Small is beautiful: stories by Karen Russell, Jess Walter

"Vampires in the Lemon Grove" by Karen Russell "Vampires in the Lemon Grove" by Karen Russell (Knopf, February 2013) Photo Credit: Handout

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VAMPIRES IN THE LEMON GROVE, by Karen Russell. Alfred A. Knopf, 243 pp., $24.95.

WE LIVE IN WATER, by Jess Walter. HarperPerennial, 177 pp., $14.99 paper.

Usually treated as the runt of the fiction litter, the short story is having a turn on top. The year began with The New York Times' annunciation of George Saunders' new collection, "Tenth of December," as "The Best Book You'll Read This Year." In its wake, Saunders appeared on "The Colbert Report" to explain why people would waste their time on an eight-page slice of narrative when they could read a novel and learn how it all turned out. "America likes big," protested Colbert.

Perhaps America is reconsidering. To help us, the authors of two of last year's most popular novels have released collections, giving readers an opportunity to fall for what Saunders described as the form's "special beauty."

 

Karen Russell's trademark blend of dark whimsy, emotional realism and linguistic pizzazz was first showcased in "St. Lucy's Home for Girls Raised by Wolves." While this debut brought her to the attention of the literati, her subsequent novel, "Swamplandia!" -- an epic of family, capitalism, nature and the occult set in two South Florida theme parks -- became a 2012 Pulitzer Prize finalist and a mainstream bestseller.

Russell has cited Stephen King as a major influence, and the stories in her new collection, "Vampires in the Lemon Grove," are full of spooky holes in reality that recall the master. In one story, a masseuse finds she can alter history by manipulating an Iraq veteran's huge memorial tattoo. In another, malign seagulls transport ferry tickets and loose screws through time, messing up people's lives. As in "Swamplandia!," the freakier narrative elements are anchored by a realistic adolescent protagonist and a distinctive geographic setting. The ornithologically beleaguered Australian kid of "The Seagull Army Descends on Strong Beach, 1979" is equally tormented by his own self-consciousness:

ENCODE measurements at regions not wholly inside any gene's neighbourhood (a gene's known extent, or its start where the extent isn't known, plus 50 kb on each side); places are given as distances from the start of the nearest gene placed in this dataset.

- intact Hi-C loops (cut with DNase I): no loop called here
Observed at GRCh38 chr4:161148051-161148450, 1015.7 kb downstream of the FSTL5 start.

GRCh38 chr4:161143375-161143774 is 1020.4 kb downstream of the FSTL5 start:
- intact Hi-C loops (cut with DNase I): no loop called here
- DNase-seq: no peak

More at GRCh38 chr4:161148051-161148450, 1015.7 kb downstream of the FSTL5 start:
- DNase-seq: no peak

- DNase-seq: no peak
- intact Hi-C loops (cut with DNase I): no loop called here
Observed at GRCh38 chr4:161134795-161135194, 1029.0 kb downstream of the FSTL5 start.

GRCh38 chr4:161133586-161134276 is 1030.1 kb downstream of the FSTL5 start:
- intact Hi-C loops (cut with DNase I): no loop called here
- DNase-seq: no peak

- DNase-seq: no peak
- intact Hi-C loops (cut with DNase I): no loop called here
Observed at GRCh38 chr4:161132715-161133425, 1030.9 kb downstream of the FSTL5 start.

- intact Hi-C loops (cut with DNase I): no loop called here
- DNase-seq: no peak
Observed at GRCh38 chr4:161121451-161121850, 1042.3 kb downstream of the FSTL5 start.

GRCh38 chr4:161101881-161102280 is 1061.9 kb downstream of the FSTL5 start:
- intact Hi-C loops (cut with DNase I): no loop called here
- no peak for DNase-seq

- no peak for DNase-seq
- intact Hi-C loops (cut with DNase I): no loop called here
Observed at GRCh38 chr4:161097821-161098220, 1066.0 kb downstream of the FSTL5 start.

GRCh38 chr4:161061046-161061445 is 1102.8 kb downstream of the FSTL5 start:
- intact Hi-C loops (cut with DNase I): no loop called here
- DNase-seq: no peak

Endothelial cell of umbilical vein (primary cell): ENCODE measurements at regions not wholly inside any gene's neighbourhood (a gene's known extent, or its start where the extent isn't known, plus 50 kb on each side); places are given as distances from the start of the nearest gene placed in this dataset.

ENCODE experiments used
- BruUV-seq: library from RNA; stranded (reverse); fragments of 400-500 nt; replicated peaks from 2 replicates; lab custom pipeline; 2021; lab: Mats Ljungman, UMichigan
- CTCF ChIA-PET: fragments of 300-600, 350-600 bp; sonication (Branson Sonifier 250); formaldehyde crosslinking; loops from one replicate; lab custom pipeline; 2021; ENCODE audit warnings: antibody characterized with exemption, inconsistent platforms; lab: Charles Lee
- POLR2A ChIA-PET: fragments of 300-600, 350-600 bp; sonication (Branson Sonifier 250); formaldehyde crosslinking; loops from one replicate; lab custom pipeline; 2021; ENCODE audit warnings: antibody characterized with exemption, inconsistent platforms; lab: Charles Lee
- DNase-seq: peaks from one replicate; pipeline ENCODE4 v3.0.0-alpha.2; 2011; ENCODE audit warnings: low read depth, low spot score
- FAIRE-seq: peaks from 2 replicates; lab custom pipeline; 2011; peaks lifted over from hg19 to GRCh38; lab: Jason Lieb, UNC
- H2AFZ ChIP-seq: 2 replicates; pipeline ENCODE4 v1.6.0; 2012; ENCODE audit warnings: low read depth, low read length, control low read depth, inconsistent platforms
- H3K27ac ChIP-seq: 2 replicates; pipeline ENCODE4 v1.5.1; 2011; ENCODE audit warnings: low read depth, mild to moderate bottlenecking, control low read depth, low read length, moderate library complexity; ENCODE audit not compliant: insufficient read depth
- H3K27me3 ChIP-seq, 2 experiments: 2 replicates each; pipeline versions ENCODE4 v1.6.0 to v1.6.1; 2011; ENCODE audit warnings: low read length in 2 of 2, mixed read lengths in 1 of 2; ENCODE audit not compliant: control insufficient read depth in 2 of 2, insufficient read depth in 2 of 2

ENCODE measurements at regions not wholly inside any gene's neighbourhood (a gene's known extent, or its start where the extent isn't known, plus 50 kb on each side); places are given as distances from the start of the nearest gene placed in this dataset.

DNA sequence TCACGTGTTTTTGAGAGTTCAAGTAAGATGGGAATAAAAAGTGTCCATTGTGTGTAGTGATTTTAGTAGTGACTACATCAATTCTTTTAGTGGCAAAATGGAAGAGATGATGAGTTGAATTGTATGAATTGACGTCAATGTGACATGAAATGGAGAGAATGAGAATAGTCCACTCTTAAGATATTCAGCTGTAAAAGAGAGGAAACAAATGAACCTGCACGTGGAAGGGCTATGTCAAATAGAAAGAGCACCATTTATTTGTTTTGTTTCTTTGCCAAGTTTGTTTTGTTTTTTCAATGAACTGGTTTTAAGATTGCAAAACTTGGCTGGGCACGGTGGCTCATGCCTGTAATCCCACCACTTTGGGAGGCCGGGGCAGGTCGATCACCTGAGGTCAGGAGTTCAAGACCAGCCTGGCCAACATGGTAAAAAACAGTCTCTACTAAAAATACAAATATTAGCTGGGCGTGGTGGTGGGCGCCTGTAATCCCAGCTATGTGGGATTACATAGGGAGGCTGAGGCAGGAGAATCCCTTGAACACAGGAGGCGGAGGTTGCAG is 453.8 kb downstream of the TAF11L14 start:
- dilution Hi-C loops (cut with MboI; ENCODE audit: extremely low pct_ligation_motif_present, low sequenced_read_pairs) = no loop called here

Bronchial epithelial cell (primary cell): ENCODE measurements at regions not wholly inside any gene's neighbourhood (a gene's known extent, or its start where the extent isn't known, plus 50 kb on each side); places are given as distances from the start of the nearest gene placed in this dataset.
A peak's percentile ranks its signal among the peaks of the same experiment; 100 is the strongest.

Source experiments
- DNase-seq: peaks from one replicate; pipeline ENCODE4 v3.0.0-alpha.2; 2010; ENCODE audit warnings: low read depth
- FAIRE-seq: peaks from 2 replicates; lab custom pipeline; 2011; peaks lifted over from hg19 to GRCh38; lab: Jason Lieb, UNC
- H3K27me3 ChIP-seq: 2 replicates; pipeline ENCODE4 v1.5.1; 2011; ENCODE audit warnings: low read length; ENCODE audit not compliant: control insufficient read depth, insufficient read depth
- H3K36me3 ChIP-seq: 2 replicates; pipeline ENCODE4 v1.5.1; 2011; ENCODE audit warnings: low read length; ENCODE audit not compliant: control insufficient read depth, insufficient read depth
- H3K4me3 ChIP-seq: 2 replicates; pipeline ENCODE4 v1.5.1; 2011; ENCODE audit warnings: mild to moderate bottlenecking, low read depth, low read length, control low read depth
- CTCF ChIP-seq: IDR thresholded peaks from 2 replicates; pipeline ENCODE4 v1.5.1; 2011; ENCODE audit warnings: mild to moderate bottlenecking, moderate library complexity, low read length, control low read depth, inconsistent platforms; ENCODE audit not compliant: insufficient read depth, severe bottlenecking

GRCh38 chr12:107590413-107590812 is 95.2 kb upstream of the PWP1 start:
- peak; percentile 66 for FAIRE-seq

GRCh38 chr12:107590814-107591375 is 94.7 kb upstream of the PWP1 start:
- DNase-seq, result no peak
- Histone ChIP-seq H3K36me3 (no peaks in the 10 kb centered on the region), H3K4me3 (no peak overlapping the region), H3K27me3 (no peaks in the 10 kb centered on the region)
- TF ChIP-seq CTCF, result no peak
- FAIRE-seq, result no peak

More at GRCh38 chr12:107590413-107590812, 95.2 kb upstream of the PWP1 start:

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"All day, he could hear the homunculus clacking in his brain like a secretary from a 1940s movie: Nal shouldn't! Nal can't! Nal won't! and then hitting the bell of the carriage return. He pictured the homunculus as a tiny, blankly handsome man in a green sweater, very agreeably going about his task of wringing the life from Nal's life."

In the middle of this Twilight Zone are two stories full of supersmart silliness, more Mark Leyner than Stephen King. "The Barn at the End of Our Term" features dead presidents who have been reincarnated as horses; "Dougbert Shackleton's Rules for Antarctic Tailgating" is just that. These blasts of nitrous oxide underline another general point in the story collection's favor: it can offer very distinct pleasures between one set of covers.

 

Prolific novelist Jess Walter has already shown amazing range -- so much that it's hard to categorize him. While producing a body of work that includes the political mystery "Citizen Vince," the 9/11 thriller "The Zero," the social satire "The Financial Lives of the Poets" and last year's barn-burning movie-biz epic "Beautiful Ruins," he has also published many short stories, now collected in"We Live in Water." Though they don't lack for Walter's familiar wry wit, the stories are sadder than the novels, and ultimately more personal.

Walter is a kind of William Kennedy of the Northwest, training his eye on the forlorn locales and hard-luck losers rolled over by the American economy on its way down. "On any given day in Spokane, Washington, there are more adult men per capita riding children's BMX bikes than in any other city in the world," explains "Statistical Abstract for My Hometown of Spokane, Washington," ostensibly produced by a chronically unemployed man who lives near a women's shelter.

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Other stories feature cousins of this narrator -- a homeless man raising cash to buy a Harry Potter book for his son in foster care, two tweakers trying to pawn an obsolete big-screen TV, a con artist who employs fresh-faced kids to collect "donations for Greenpeace," ha ha. "This was all a diversion from my real business, running bud down from BC," he explains. "[T]he key was my car. I had to be the youngest man in America in a loaded gray 2006 Buick Luzerne. Cops could pull me over blazing a spliff, coke spoon up my nose, syringe hanging from my tied-off arm, dead hooker in the passenger seat and still just tell me to ease off the gas and have a nice day."

If drug jokes aren't your thing, the collection offers other flavors of gritty wit, including a story about zombies called "Don't Eat Cat." Black humor is what we expect from Jess Walter. What is different is that the stories give us a sense of the writer's heart we haven't gotten from the parade of bright novels.

There are things a short story can't do, like give us a full-blown fictional world into which we lose ourselves for hours on end. But what it can do -- a lot -- is on impressive display in both of these collections. See, Mr. Colbert? Small is beautiful, too.

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